Twitter Will Now Hide Mean Tweets From Trolls

  • Twitter Will Now Hide Mean Tweets From Trolls

Twitter Will Now Hide Mean Tweets From Trolls

Currently, Twitter uses policies, human reviewers and machine learning to decide how tweets are organized and presented in conversations and search. Such signals according to the company include, behaviors such as a user signing up for multiple accounts at the same time, or activity that the microblogging company says might indicate a planned coordinated attack on others.

So how is Twitter picking up on the trolls?

In March, the company specifically began focusing on trolls-many of whom aren't even violating the platform's policies, but are substantially detracting from engaging conversation. But complaints have continued under Dorsey's leadership, and in March, the company chose to seek outside help, issuing a request for proposals for academics and NGOs to help it come up with ways to measure and promote healthy conversations. Tweets will now be ranked on several factors, including whether the user has recently opened many new accounts or regularly tweets about users who don't follow them back.

The company said most of the new signals it will deploy will not be visible to people.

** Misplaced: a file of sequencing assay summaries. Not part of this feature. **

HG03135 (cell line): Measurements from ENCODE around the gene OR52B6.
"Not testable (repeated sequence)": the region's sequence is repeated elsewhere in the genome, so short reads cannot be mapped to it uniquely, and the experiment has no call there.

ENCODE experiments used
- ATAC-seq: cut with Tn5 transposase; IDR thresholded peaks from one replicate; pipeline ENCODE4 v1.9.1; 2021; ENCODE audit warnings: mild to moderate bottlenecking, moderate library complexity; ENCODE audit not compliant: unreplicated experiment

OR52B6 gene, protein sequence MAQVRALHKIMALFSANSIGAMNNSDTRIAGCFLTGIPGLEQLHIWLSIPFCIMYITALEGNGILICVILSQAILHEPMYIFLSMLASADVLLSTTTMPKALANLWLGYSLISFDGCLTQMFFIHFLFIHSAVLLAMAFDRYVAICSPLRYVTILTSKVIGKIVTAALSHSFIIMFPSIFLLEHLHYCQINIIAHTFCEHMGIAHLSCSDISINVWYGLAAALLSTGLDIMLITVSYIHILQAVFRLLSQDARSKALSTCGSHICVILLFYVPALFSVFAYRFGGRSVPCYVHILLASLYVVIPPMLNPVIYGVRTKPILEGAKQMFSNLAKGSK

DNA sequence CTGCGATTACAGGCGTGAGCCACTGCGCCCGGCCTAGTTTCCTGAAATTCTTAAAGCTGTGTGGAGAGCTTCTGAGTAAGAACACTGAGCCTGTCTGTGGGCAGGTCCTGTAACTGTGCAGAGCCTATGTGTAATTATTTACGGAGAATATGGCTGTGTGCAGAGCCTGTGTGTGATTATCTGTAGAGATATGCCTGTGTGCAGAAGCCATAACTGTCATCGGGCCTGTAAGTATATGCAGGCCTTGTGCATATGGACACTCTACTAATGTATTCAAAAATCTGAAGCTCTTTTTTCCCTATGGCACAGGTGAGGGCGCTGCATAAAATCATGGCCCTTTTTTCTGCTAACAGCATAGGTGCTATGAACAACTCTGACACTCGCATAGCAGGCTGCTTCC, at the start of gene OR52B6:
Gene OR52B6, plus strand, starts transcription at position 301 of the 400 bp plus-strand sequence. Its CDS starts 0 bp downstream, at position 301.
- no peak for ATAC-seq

Early testing in markets around the world showed a 4 percent drop in abuse reports from search and 8 percent fewer abuse reports within conversations.

They said that while some Twitter accounts belonging to trolls have violated policy and the platform has taken action, other trolls don't necessarily violate Twitter's policies but have managed to distort or ruin erstwhile healthy conversations.

This is to improve the health of the conversation and improve everyone's Twitter experience. According to an announcement on its blog, Twitter will start using "new behavioral signals" to determine which users "distort and detract from the public conversation", and then use that determination to decide who gets to show up in certain searches and conversations, without having to wait for abuse reports.

It said it had deleted or added warnings to about 29 million posts that had broken its rules on hate speech, graphic violence, terrorism and sex, during the first three months of the year.

"That means fewer people are seeing Tweets that disrupt their experience on Twitter", the post said.

"While still a small overall number, these accounts have a disproportionately large - and negative - impact on people's experience on Twitter", they said. There will be false positives and things that we miss; our goal is to learn fast and make our processes and tools smarter.